Eric Kansa The Importance of Identifier Management in Archaeological Documentation: Exploring Potential Mishaps from the Field to the Future 

Eric Kansa (PhD, Harvard University) oversees development of the archaeological data publishing service Open Context (http://opencontext.org). His research explores Web architecture, service design, and how these issues relate to the social and professional context of the digital humanities. Eric also researches policy issues relating to intellectual property, including text-mining and cultural property concerns. He has participated in a number of Open Science, Open Government, cyberinfrastructure, text-mining, and scholarly user needs initiatives, and has taught project management and information service design in the UC Berkeley School of Information’s Clinic program. He has been a principal investigator and co-investigator on projects funded by the William and Flora Hewlett Foundation, NEH, IMLS, Hewlett-Packard, Sunlight Foundation, Google, NSF, and Alfred P. Sloan Foundation.

 

Koji Lau-Ozawa Collaboration and Non-Invasive Methodologies: Research Paradigms at the Gila River Incarceration Camp

The Gila River Incarceration Camp was a WWII incarceration camp for Japanese Americans placed onto a Native American Reservation. Research on this site has brought to the forefront the need to prioritize the needs of two different communities with intimate ties to the place and history of the camp. Working in collaboration with the Gila River Indian Community and Japanese American community organizations in California and Arizona, I worked to develop a research paradigm which balanced the perspectives these multiple publics including non-invasive mapping, drone photography, and “catch-and-release” artifact analysis. In this talk I will discuss these methodologies and the importance of involving community input from the beginnings of project design.

Koji Lau-Ozawa is a Phd candidate in the Department of Anthropology at Stanford University. His research focuses on the archaeology of the Japanese Diaspora, and in particular Japanese American incarceration sites from WWII. His dissertation focuses on the history and archaeology of the Gila River Incarceration Camp located on the land of the Gila River Indian Community, and the site where his grandparents were imprisoned. This research has been supported by the Wenner-Gren Foundation and the National Park Service Japanese American Confinement Sites Grant program and has appeared in the International Journal of Heritage Studies, International Journal of Historic Archaeology, World Archaeology, and elsewhere. Before Stanford, Lau-Ozawa received his MA at San Francisco State University and his undergraduate degree at the University of Edinburgh, and has worked for Stanford Heritage Services and the National Park Service.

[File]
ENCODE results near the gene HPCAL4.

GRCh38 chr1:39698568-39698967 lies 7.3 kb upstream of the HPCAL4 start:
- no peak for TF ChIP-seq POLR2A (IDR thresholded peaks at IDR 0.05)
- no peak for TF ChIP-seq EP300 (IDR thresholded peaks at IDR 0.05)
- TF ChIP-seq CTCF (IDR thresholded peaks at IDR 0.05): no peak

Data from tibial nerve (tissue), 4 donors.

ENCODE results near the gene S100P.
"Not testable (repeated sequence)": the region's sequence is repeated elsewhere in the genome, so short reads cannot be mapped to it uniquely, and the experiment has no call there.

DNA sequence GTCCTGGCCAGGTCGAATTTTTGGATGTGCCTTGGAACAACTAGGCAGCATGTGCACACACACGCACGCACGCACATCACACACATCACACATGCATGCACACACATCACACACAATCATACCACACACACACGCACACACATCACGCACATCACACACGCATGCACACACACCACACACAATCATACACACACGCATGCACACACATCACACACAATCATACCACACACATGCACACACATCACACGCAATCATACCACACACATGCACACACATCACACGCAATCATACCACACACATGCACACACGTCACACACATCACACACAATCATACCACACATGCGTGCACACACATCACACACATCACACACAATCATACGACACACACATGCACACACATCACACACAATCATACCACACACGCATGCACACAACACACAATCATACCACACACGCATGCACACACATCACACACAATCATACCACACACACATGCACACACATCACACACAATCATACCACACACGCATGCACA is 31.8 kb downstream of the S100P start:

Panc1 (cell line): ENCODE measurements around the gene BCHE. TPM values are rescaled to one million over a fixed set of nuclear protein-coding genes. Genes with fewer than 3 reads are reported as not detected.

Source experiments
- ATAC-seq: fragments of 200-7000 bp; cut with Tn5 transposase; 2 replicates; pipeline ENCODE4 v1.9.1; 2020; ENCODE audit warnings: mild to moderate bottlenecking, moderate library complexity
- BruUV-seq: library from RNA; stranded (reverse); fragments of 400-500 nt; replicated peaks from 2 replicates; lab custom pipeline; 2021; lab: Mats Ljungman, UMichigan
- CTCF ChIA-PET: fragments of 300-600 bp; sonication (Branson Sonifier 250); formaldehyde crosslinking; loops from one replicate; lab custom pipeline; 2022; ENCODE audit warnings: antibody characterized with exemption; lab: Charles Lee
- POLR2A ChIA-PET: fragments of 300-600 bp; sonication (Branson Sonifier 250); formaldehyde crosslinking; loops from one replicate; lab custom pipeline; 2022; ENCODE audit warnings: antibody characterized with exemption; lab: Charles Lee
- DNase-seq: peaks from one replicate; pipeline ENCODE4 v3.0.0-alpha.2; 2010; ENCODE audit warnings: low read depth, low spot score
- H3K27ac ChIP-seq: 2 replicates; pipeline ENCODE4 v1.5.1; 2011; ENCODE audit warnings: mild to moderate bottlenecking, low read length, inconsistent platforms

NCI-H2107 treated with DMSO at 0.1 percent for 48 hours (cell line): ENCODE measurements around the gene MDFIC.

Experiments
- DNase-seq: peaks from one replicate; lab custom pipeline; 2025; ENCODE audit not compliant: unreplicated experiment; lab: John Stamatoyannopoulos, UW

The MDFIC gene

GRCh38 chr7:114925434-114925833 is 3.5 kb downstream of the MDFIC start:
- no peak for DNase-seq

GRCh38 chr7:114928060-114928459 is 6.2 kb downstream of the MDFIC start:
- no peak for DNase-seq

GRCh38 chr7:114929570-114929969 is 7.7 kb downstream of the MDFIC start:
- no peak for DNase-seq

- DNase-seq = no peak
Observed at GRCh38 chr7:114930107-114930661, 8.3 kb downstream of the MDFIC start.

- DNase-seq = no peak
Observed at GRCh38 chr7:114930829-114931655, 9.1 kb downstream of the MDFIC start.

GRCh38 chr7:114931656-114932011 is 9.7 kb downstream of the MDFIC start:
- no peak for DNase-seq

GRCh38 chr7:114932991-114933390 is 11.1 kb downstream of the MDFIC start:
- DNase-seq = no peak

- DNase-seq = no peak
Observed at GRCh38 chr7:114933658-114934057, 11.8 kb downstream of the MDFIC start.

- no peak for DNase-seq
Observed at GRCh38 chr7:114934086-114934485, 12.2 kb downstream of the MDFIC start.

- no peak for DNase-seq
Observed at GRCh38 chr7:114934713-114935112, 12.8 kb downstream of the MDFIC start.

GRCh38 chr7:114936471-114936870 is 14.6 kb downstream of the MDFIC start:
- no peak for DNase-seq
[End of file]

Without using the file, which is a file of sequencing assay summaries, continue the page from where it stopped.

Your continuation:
Peter Nelson (UC Berkeley) Community-based Archaeology, Indigenous Stewardship, and Tribal Consultation

 

Paulina Przystupa Data Visualization and Storytelling  

Paulina F. Przystupa is a Postdoctoral Researcher in Data Visualization and Reproducibility at the Alexandria Archive Institute (Open Context). Paulina is of Filipine and Polish descent and a settler in North America. She studied at the University of Washington (Seattle, WA, USA) where she earned a B.A. (2012) majoring in History and Anthropology. She earned her M.A. (2014) at the University of New Mexico, which is where she is completing her PhD in Anthropology (2021). She is working on her dissertation examining the relationship between the built environment and the cultural education of children. Beyond her academic work, Paulina has worked in cultural resource management in both Australia and the United States as a field technician, assistant cartographer, and lab technician. She is also a research associate of the Indigenous Digital Archive. She also writes about and reviews comics, movies, and shows at WWAC and moderates panels at popular culture conventions bringing an anthropological and academic perspective to popular media.

Jun Sunseri (UC Berkeley) Zooarchaeology Workshop

Nicholas Tripcevich (Archaeological Research Facility, UC Berkeley) Historical Mapping & Lithic Analysis

Nico Tripcevich has a Ph.D. in Anthropology (UC Santa Barbara, 2007) and a B.A. in Geography (Montana, 1994). As an ARF staff member he manages six laboratories and the instruments and permits associated with these labs. He manages the computing resources at the ARF including desktop and mobile systems, licenses, and more recently as a partner in the virtual machine distribution provided by Research IT. Nico organizes the Practical Workshops series for the ARF and coordinates the ARF's open access publication program including ARF Reports published on the CDL eScholarship and the ARF Contributions monograph series. (Read more)

David Torres-Rouff (UC Merced) Race, Ethnicity, and the History of California

Trent Trombley (UC Berkeley) Historical Bioarchaeology in Medieval Portugal

Bill White (UC Berkeley) Workshop on Historic Glass

 

Support

The ARF Field School is supported by grant funding and generous contributions by individual donations from our community of supporters, including Meg Conkey, Tim Gill, Christine Hastorf, Kent Lightfoot, the Register of Professional Archaeologists, and the Prentice Fund for Environmental Archaeology. The 2022 field season was supported with grants from the Wenner-Gren Foundation and the Berkeley Collegium

 

Photo Gallery - July/August 2022